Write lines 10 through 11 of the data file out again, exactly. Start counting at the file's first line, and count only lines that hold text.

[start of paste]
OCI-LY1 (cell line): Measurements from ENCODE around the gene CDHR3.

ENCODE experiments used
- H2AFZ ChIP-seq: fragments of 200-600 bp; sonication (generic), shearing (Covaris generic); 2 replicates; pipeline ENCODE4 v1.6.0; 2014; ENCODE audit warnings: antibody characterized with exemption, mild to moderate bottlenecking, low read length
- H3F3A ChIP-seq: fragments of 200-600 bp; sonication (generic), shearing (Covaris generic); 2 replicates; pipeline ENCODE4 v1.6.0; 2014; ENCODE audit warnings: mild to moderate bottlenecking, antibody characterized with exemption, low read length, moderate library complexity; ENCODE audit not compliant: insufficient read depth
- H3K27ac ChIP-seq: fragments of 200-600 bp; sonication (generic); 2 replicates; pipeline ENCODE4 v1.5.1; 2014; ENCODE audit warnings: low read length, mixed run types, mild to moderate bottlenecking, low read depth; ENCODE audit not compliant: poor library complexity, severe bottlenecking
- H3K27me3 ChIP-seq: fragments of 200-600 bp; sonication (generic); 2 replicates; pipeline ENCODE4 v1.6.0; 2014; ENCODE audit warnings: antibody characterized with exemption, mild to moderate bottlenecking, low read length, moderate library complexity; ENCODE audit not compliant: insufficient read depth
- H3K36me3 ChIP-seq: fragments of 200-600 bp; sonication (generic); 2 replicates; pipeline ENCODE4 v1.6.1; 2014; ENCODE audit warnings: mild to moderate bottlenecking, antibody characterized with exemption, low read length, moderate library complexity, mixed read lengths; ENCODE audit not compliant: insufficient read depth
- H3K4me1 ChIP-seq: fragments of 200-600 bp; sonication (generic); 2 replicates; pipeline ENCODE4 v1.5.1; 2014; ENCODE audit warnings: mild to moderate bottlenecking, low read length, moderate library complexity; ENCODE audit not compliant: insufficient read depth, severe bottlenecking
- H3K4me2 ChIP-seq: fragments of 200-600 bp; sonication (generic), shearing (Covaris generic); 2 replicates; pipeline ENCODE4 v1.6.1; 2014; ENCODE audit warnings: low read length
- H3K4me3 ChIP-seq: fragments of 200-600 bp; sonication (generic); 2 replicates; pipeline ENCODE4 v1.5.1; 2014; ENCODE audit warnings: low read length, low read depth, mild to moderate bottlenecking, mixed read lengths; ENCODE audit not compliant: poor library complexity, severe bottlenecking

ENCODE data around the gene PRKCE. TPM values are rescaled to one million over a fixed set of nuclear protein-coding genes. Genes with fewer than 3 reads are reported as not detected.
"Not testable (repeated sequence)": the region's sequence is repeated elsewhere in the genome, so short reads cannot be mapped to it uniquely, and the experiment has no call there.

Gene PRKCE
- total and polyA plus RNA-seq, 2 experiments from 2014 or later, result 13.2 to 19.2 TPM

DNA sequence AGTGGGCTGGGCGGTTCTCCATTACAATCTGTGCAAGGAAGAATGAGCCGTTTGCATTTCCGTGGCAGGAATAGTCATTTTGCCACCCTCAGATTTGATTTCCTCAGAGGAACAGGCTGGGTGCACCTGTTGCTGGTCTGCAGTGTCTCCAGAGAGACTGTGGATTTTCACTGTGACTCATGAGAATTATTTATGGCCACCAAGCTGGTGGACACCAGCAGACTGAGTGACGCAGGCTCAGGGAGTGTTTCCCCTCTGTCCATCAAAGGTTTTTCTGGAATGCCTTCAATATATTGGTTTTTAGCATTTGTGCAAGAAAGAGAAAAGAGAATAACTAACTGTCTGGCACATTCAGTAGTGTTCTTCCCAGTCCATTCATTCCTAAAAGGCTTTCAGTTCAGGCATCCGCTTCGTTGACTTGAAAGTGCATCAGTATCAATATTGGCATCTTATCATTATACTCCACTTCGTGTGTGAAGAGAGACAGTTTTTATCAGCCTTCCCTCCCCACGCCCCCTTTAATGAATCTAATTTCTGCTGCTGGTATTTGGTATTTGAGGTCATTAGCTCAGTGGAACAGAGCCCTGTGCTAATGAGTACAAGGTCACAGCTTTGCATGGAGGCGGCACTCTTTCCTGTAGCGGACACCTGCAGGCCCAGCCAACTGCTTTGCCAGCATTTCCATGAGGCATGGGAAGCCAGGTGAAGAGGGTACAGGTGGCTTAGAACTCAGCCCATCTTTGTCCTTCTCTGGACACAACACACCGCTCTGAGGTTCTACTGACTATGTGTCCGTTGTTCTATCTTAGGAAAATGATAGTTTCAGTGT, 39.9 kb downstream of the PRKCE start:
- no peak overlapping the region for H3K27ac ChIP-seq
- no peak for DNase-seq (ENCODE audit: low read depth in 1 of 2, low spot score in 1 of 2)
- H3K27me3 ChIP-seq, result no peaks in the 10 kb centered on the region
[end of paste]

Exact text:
- H3K4me3 ChIP-seq: fragments of 200-600 bp; sonication (generic); 2 replicates; pipeline ENCODE4 v1.5.1; 2014; ENCODE audit warnings: low read length, low read depth, mild to moderate bottlenecking, mixed read lengths; ENCODE audit not compliant: poor library complexity, severe bottlenecking

ENCODE data around the gene PRKCE. TPM values are rescaled to one million over a fixed set of nuclear protein-coding genes. Genes with fewer than 3 reads are reported as not detected.